Apple, the closest thing the tech industry has to a luxury brand, said that its profit jumped 15 per cent in the most recent quarter despite the recession.
Sales of Mac computers grew while the rest of the personal-computer industry shrank.
The company, which recently welcomed CEO and co-founder Steve Jobs back from a six-month medical leave, said earnings in the quarter that ended June 27 rose to $1.23 billion (£751 million), or $1.35 per share (82p). Apple's profit was $1.07 billion (£653 million), or $1.19 (72p) per share, in the same period last year.
Sales increased 12 per cent to $8.34 billion (£5.09 billion) from $7.46 billion (£4.55 billion)in the year-ago quarter, which is the third in Apple's fiscal calendar.
Apple beat Wall Street's forecast on both counts. Analysts were expecting Apple to earn $1.17 per share on $8.20 billion (£5.08 billion)in revenue, according to a Thomson Reuters survey.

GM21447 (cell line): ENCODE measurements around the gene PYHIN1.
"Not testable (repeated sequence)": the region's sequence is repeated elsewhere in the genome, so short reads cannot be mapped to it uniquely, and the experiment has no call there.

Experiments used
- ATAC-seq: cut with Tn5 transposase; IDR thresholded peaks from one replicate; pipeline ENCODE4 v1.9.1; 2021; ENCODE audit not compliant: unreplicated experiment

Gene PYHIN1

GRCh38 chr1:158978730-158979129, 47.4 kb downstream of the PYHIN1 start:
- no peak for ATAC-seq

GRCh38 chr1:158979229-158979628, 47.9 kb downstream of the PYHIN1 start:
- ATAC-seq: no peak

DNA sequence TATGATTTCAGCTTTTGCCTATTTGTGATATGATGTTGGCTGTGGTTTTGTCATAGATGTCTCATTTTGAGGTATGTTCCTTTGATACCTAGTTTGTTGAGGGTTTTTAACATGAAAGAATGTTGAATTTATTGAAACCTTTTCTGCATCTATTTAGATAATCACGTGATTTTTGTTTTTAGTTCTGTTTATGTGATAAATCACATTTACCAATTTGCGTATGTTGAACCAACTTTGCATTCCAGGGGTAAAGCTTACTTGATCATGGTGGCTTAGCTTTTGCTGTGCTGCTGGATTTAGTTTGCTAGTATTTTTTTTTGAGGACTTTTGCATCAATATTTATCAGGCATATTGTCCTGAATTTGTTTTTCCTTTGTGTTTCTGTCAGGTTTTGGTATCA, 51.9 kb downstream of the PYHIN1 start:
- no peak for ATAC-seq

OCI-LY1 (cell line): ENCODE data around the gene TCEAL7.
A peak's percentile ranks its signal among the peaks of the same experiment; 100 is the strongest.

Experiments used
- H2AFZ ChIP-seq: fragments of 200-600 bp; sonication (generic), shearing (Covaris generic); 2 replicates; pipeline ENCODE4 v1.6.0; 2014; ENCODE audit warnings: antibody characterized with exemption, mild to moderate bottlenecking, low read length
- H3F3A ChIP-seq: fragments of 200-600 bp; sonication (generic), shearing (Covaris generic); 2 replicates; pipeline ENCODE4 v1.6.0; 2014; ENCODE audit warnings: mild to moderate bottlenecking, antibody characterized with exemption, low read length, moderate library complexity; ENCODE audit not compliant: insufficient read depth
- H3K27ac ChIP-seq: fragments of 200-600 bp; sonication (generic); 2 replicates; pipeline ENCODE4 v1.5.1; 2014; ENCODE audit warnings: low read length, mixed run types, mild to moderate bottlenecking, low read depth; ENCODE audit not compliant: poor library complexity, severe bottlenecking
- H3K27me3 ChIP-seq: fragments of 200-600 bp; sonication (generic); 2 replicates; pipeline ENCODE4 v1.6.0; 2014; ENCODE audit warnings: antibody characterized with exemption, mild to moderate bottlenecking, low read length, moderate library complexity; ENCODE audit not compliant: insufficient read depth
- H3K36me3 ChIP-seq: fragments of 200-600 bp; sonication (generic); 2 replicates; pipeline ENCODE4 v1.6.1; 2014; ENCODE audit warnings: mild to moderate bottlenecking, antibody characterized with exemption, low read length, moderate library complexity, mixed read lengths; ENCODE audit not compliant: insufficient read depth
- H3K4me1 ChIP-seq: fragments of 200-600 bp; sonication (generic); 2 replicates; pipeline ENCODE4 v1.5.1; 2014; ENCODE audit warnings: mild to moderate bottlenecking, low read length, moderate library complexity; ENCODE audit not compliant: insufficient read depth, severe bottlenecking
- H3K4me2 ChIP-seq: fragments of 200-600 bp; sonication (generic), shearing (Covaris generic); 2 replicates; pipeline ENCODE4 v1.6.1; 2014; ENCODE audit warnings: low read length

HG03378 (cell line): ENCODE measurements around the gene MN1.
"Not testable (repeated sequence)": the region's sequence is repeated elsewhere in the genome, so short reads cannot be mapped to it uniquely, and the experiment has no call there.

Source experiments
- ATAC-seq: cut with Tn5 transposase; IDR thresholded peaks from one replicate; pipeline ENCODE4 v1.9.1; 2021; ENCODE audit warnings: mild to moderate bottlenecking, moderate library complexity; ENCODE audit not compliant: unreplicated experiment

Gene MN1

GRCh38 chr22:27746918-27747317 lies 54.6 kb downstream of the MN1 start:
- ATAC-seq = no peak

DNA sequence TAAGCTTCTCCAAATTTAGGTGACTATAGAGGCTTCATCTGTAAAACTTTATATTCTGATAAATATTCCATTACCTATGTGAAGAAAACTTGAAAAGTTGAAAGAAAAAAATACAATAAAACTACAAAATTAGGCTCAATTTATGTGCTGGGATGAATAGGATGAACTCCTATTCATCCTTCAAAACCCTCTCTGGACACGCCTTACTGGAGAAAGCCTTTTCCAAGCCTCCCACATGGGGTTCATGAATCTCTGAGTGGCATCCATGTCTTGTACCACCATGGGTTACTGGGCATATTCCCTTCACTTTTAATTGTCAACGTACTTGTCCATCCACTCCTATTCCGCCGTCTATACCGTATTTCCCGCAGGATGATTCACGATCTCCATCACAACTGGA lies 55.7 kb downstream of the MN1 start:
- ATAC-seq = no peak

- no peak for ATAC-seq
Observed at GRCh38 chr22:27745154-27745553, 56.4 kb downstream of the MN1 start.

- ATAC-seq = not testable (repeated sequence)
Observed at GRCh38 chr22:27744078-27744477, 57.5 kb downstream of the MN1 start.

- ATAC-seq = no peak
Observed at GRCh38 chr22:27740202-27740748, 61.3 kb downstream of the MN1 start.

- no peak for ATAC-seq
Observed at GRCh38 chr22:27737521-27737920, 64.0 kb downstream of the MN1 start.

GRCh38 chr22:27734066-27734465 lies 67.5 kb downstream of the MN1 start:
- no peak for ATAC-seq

"In a better economy I think we would have sold even more," Apple Chief Financial Officer Peter Oppenheimer said in an interview.
Apple said it sold more than 5.2 million iPhones in the quarter, more than seven times what it sold in the 2008 quarter, thanks to a newly released version of the device.
Apple's Mac computers also bolstered results. Apple sold 4 per cent more Mac computers than a year ago.
Meanwhile, researchers recently reported a 3 per cent to 5 per cent decline for the overall worldwide PC market in the same period.
The only weak spot was Apple's iPod line. Unit sales fell 7 per cent.
Apple's revenue increased in every region, including the United States and Europe. Worldwide retail store revenue increased 4 per cent from a year ago.
Shares of Cupertino, California-based Apple jumped $3.45, or 2.3 per cent, to $154.96 (£94.65) in after-hours trading, after slipping 91 cents to close at $151.51 (£92.54).